"We'll have to guard him with everybody on our team," Stevens said when talking about the challenge of handling Giannis Antetokounmpo. "I trust Al (Horford) to guard any position. He can really move his feet, he's got great size and length, (and) his attention to detail is excellent.
"That said, it's not on one person to guard Giannis. We have to throw a lot of different bodies at him."
Simple enough, right?
The injury-riddled Celtics, the second seed facing a seven in the first round, split four games with the Bucks during the regular season. Antetokounmpo, who averaged 26.9 points, 10 rebounds and 4.8 assists per game overall, was even more potent against Boston.
Against the Celtics, a team known for its perimeter defense but not so much inside, which is where Antetokounmpo does most of his damage, he went for 33.5 points, 10.8 rebounds and 5.0 assists.
On April 3, he had 29 points, 11 boards, six assists and two blocked shots as the Bucks defeated the Celtics in Milwaukee.
"Their floor is open in transition when (Giannis) is at the four, the five, when he used to play the three, when he's played the one," Stevens said. "He's a monster in transition.
"When I look at their team, they don't have a guy at each position that's not a good transition player. (Tony) Snell makes shots in transition, (Khris) Middleton makes shots in transition, (Jabari) Parker and Giannis coming downhill, (Eric) Bledsoe coming downhill."
Bledsoe, rescued from the obscurity that is the Phoenix Suns, returns to the playoffs for the first time since 2013 (with the Los Angeles Clippers) and hopes his point guard play can lead the Bucks to their first playoff success since 2001.
"I've grown a lot," Bledsoe told the Milwaukee Journal Sentinel. "From coming off the bench to playing in Phoenix to now, I think I got a lot (more) mature in a lot of ways.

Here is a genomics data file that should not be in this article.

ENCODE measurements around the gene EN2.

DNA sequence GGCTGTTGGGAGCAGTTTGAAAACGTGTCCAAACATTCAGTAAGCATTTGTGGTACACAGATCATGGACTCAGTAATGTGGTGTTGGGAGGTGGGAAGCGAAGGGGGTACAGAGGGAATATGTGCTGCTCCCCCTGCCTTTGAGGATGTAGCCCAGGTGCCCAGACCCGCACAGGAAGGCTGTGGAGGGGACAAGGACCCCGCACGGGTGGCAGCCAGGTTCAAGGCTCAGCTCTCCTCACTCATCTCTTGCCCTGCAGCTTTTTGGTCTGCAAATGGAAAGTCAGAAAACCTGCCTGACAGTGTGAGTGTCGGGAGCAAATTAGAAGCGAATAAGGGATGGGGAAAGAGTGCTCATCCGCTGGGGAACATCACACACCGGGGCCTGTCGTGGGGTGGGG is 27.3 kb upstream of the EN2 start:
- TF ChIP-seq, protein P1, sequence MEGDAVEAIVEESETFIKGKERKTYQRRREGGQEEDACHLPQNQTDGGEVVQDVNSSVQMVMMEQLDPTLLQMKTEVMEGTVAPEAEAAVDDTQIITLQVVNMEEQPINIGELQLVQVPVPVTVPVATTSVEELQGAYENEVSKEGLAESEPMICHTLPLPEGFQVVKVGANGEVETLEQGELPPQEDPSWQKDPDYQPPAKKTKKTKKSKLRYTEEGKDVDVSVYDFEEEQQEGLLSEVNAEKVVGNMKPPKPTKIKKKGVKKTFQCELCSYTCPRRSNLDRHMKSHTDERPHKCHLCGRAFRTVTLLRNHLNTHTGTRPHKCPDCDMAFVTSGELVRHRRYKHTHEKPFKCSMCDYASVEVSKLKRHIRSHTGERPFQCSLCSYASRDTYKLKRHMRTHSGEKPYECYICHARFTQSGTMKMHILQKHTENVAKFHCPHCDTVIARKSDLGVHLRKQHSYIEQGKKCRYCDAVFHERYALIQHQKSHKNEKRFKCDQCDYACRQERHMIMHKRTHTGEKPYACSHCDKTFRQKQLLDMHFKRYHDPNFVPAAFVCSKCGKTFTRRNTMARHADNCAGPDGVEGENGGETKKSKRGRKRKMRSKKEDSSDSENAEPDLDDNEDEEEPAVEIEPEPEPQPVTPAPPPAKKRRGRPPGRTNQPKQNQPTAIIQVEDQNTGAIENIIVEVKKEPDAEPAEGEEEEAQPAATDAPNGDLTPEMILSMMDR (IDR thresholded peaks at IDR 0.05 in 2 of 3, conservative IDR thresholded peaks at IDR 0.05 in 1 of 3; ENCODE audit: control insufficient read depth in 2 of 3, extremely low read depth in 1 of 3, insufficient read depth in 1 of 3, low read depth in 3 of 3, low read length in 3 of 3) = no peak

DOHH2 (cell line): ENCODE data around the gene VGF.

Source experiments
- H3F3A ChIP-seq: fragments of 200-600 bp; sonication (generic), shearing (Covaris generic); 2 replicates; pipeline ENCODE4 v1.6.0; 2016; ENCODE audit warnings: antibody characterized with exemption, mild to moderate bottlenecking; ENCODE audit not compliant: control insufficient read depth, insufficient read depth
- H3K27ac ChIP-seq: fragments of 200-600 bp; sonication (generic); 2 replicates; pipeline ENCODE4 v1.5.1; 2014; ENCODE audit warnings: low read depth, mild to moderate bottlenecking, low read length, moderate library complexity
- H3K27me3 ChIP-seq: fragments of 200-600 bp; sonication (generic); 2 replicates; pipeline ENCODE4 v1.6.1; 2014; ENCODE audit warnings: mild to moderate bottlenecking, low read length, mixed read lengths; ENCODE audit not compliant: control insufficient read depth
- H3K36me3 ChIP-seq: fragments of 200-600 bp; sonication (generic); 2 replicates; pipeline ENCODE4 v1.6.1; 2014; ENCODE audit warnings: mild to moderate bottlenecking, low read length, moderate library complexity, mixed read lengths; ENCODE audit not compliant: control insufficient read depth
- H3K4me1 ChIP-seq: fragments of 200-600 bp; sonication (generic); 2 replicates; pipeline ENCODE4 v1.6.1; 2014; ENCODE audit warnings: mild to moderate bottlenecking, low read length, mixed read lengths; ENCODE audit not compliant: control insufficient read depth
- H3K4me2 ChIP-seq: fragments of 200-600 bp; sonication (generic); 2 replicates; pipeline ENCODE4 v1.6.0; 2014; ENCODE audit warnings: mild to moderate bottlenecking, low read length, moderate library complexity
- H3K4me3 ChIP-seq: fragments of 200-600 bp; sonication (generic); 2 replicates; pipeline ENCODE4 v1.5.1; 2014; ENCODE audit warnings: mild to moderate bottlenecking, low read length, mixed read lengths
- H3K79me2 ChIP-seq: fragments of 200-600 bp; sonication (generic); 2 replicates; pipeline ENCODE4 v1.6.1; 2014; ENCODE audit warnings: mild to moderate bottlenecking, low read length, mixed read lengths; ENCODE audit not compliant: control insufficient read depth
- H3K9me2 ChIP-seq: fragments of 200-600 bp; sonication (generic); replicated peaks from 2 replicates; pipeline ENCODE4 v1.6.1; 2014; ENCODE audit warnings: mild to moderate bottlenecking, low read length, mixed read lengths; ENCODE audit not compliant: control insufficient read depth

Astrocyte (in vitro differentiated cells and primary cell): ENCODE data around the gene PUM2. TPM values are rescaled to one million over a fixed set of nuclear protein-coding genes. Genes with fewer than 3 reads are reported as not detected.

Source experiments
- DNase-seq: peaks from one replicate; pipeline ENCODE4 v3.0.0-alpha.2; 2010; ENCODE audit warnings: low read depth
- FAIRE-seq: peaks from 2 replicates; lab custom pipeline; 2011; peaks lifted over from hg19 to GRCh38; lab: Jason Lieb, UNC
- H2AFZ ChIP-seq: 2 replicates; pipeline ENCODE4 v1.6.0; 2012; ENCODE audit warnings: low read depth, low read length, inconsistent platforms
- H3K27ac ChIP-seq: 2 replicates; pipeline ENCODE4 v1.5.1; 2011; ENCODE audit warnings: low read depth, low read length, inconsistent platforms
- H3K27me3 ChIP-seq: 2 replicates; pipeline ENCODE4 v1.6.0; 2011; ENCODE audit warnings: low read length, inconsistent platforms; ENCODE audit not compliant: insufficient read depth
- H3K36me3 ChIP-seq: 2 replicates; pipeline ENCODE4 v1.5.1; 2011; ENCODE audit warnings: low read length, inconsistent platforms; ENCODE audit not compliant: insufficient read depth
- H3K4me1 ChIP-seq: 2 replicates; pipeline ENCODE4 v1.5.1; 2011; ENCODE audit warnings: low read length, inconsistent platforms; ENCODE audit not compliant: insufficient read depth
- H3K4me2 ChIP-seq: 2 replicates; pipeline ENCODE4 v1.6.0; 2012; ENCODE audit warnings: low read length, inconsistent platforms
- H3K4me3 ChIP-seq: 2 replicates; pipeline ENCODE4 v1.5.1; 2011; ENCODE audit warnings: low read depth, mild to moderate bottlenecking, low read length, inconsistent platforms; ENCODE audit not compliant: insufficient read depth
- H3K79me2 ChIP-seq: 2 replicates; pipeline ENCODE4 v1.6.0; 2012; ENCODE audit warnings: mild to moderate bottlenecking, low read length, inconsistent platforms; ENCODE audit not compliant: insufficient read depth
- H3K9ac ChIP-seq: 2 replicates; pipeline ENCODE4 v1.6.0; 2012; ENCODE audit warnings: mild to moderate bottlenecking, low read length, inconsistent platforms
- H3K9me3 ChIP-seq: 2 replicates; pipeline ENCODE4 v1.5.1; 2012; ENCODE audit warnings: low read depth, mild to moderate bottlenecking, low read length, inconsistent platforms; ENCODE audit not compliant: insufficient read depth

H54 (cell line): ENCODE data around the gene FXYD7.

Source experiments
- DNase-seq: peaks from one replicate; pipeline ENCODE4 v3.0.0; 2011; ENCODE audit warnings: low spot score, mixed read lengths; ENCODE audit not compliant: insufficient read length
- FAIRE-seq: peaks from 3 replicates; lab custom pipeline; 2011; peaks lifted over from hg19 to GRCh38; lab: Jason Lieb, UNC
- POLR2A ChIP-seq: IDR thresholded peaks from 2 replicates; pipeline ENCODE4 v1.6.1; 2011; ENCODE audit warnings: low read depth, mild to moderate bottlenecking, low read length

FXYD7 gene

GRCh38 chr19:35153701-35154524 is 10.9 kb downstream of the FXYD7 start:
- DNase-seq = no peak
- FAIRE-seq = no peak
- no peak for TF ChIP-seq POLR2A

"Knowing how to run plays in the half court, knowing when to get my teammates involved and when to attack. Just a lot of things. Knowing when to be calm when teams go on a run."
Bledsoe pleaded his way out of Phoenix in a deal that sent now-Celtic Greg Monroe and two protected draft picks to Phoenix. Milwaukee had to finish in the top six in the conference to protect this year's pick but was blown out by Philadelphia on the final night of the season to fall to seventh. While it looked like the Suns would get the pick, the Bucks learned the pick is theirs because of a tiebreaker.
And Bledsoe is thriving.
"Bled's huge for this team and we've been very consistent with that," said Bucks interim coach Joe Prunty, who replaced the fired Jason Kidd during the season.
The Celtics, who lost Gordon Hayward in the first quarter of the first game of the season, have also lost Kyrie Irving and battling rookie Daniel Theis for the season. Defensive sparkplug Marcus Smart is out for this series after thumb surgery, but Stevens had the rest of his group ready to go ("all 11, yes"). He talked of an eight- or nine-man rotation but said fouls and injuries could change everything.
"It's a battle. Nobody wants to go home. It's straight-out war," said Boston's Terry Rozier, who has grown into a far more important role with Irving and Smart missing.
Game 2 of the series is in Boston on Tuesday night before shifting to Milwaukee. Both teams have won on the other's court this season.